First up was a panel about localization. This was mostly about that they have to build in different languages (or the ability to have them) from the start. It did end with a surprising cost to add another language:
"The number to do one more localization in The Old Republic is a 'make another game' number for most companies. It's a 7 digit number."That's like a million or more. Quite expensive but I guess in SWTOR they have to do all the voice overs as well as just translate the texts.
Next was a panel about how Bioware writers work with the development of a game. Darth Hater have an actual transcript. They talk about how theme and style is more important than characters, plot and dialog:
He explained, "Theme, style, and setting integrity are more important factors and require collaboration. …Theme is the oxygen of narrative. You don’t need to see it to notice when it’s missing…Theme is what gives a game a life."Certainly the integrity of the theme of a game like Mass Effect makes it feel like you are in a living, real universe, not one that is constructed around the shoot-em-up you are playing.
The next panel was one on extending a game into the community, again Darth Hater have a transcript. Daniel Erickson has already said that Bioware want to get stuff like an API and armory-style features out quickly. They mention that they won't be leaking absolutely everything about the story lines:
2:03 - Question: What about audience burn out?The last panel on Day One was entitled "Double Coding: Making Online Games for Both the Casual and the Hardcore" and Massively have the details. Damion Schubert said in the panel that the model that Blizzard use, of "easy to play, hard to master", with hardcore and casual, is too black-and-white, and people are really on a continuum.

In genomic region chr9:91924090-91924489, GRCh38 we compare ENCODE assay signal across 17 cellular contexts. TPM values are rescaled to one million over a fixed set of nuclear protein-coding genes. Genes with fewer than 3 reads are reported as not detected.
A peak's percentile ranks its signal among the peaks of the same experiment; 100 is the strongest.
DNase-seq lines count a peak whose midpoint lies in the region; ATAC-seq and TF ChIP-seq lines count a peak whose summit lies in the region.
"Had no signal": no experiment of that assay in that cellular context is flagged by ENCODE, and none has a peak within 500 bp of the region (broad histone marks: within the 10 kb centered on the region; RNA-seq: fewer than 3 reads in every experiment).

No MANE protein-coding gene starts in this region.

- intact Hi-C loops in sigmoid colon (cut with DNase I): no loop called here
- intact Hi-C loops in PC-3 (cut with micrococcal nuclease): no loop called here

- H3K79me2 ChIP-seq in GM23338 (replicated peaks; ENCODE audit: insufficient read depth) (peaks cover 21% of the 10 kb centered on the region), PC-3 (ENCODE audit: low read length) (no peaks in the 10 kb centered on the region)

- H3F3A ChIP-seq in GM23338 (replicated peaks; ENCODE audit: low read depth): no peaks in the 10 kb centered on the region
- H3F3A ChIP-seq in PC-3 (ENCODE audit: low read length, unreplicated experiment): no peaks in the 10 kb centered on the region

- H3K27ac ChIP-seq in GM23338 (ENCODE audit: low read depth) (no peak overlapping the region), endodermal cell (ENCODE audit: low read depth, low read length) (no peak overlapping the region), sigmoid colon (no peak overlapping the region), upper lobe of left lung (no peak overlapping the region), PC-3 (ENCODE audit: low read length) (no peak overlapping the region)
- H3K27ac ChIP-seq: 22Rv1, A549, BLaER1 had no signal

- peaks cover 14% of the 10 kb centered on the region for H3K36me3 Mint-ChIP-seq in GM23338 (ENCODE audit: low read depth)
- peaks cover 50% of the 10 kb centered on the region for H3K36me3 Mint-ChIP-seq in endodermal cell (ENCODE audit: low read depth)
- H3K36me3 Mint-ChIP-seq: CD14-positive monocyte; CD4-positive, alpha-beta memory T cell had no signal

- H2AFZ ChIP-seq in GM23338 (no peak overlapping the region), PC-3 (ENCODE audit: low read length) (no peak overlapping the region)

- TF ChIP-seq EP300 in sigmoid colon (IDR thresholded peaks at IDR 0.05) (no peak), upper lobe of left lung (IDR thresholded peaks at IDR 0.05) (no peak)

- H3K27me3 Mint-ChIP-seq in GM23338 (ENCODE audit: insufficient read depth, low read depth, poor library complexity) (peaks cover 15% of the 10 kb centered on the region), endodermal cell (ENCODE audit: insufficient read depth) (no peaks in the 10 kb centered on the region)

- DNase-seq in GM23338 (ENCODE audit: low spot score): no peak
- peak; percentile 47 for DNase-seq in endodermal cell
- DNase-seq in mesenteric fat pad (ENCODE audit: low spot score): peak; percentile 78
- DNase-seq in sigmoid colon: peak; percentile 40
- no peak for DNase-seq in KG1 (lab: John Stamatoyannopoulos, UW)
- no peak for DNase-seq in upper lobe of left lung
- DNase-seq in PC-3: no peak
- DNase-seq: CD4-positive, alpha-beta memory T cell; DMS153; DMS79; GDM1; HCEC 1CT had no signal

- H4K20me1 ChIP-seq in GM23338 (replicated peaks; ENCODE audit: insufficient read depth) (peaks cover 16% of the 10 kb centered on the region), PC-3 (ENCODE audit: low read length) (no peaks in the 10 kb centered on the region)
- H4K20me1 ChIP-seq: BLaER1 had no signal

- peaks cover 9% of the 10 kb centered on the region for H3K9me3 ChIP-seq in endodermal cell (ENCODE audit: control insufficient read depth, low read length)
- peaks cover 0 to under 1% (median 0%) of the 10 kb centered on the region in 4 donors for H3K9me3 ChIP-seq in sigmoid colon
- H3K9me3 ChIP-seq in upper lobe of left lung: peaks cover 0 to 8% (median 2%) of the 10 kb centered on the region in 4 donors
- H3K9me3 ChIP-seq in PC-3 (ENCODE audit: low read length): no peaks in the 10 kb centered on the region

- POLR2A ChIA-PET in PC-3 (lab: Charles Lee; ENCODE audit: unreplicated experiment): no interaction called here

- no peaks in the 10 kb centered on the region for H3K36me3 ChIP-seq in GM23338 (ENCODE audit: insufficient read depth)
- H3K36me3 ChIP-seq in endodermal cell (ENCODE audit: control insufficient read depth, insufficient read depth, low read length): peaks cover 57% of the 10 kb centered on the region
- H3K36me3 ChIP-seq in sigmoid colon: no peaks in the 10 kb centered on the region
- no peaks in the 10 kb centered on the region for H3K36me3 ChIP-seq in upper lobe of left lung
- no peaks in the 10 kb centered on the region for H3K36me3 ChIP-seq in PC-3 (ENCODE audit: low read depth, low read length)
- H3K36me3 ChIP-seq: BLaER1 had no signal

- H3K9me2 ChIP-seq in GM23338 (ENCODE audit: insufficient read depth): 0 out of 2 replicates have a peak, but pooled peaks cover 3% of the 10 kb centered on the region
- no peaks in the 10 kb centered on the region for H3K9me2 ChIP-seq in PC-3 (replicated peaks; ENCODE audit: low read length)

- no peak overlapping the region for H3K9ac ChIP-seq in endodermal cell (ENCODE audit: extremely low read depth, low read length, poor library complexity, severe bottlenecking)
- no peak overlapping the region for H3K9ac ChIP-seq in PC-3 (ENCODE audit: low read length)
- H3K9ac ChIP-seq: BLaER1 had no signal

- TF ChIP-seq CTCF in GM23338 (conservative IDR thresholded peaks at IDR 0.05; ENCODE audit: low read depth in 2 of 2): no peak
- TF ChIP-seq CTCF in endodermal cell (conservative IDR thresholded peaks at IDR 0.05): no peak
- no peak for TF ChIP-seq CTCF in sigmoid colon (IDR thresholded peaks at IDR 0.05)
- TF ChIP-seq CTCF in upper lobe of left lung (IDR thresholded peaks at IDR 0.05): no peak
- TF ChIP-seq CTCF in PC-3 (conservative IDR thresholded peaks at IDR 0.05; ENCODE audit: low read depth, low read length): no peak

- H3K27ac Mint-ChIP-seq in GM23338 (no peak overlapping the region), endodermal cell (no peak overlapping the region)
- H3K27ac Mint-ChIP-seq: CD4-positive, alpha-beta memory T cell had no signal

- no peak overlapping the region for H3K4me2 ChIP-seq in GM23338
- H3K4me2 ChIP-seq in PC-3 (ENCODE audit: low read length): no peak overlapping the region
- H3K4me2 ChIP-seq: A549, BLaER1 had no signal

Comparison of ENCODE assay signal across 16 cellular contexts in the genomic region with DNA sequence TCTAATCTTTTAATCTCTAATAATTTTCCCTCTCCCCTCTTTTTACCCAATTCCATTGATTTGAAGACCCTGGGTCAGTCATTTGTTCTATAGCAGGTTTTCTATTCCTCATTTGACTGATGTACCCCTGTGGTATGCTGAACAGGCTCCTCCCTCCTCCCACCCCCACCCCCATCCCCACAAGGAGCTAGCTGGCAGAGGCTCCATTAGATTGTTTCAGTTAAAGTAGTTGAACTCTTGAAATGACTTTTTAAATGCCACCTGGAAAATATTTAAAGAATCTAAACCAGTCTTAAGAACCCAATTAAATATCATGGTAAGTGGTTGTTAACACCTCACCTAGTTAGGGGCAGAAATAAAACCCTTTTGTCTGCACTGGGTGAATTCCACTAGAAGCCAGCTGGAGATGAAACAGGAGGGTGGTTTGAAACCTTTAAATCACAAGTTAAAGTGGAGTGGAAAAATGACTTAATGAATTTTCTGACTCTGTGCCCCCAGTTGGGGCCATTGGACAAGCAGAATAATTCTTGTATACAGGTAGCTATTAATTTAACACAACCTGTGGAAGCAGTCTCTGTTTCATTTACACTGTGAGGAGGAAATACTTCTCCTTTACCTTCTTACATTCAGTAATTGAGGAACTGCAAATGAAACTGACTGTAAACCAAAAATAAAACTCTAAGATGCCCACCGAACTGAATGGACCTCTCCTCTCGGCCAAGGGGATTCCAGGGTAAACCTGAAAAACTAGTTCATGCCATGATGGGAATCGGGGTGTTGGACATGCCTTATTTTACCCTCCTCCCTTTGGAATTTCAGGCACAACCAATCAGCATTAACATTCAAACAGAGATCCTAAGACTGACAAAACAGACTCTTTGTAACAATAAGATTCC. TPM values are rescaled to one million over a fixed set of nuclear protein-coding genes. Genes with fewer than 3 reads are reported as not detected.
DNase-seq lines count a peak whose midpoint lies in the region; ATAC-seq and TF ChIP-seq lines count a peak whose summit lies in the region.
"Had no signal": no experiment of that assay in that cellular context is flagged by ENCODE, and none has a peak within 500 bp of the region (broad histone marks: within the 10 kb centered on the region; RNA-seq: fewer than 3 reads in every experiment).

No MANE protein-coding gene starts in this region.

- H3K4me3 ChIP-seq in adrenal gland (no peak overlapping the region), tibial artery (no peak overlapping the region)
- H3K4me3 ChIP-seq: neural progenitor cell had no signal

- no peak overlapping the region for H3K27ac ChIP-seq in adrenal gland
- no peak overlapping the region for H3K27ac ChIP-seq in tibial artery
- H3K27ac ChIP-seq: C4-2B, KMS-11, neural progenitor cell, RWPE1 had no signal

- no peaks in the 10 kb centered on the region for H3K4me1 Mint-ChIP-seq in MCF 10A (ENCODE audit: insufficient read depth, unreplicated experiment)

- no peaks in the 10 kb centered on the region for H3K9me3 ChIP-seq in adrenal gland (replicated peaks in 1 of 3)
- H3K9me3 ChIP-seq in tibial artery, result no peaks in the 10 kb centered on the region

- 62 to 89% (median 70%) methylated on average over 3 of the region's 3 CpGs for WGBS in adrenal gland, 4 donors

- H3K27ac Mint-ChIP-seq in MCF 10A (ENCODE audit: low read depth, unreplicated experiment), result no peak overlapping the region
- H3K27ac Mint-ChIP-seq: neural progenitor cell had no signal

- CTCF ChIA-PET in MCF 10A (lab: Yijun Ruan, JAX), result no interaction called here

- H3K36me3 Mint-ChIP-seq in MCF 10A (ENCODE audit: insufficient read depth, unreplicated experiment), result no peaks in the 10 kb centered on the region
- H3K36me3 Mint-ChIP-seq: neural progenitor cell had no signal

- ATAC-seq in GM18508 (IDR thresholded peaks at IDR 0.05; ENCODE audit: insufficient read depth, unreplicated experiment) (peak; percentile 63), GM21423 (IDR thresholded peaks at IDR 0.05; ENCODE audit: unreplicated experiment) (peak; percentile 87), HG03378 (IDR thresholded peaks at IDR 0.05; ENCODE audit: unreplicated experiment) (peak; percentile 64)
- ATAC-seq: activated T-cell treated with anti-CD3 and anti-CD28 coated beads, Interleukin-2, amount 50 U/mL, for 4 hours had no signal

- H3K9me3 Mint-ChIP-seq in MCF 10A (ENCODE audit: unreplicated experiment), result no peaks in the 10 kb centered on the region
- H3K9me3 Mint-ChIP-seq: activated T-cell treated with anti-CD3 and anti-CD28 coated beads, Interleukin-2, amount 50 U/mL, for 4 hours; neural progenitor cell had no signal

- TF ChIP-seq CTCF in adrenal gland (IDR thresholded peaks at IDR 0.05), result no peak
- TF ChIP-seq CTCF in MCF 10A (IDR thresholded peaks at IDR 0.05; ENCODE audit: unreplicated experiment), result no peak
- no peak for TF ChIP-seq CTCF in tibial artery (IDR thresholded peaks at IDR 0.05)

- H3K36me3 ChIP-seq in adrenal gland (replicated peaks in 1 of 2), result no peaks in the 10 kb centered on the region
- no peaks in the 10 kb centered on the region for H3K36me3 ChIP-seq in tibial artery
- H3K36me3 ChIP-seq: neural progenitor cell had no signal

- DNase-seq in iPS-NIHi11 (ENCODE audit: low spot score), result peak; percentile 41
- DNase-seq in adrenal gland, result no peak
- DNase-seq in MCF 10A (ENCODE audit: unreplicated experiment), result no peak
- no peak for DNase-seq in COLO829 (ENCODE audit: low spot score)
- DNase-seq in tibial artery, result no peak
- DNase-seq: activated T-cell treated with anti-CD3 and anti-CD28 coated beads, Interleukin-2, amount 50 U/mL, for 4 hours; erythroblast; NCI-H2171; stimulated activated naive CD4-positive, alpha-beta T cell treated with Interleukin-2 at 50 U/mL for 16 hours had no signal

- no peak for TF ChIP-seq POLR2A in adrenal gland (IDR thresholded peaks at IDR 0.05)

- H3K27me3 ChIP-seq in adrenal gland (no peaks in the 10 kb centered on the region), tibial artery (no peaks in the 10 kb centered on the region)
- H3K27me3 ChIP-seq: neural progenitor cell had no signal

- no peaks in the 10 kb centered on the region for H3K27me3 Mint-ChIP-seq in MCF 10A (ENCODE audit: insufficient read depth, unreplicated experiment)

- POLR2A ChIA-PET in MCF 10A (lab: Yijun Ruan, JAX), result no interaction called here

Erik Olsen: That is something we worry about at BioWare because we are doing a story based game. We try to withhold information so players don't get overwhelmed or lose the sense of discovery. We know the day a game launches that information will be on Darth Hater or another site but we still try to hold back.
He then talks about how they try to get everyone to become an invested gamer, by front loading the fun. None of this talk was about SWTOR anyway, but it is interesting to see that they may be aiming away from the serious complexity of a title like WoW and for something more in the middle
ground, and maybe have lots of options at end game:
Endgame presents a whole new batch of potential pain points, such as a player hitting a progression wall or a feeling of extreme repetition. It's here, Schubert argues, that devs need to give players as much variety as possible so that choice can relieve these instances of pain instead of forcing a confrontation between the pain and that player's investment.
Finally on Day Two there was a panel on how Bioware can monitor what is happening in game, and do rapid content creation. One of the most interesting and "big brother" things to come out of that talk was:
2:25: Q: How do you stop or catch leaks?So yeah. Watch out, beta leakers!
A: With all the data tracking we have we can see a single ability used at a single location for every player. If a leaked video shows a player wearing a certain piece of armor or doing donuts on a speeder in a certain zone we can find them very easily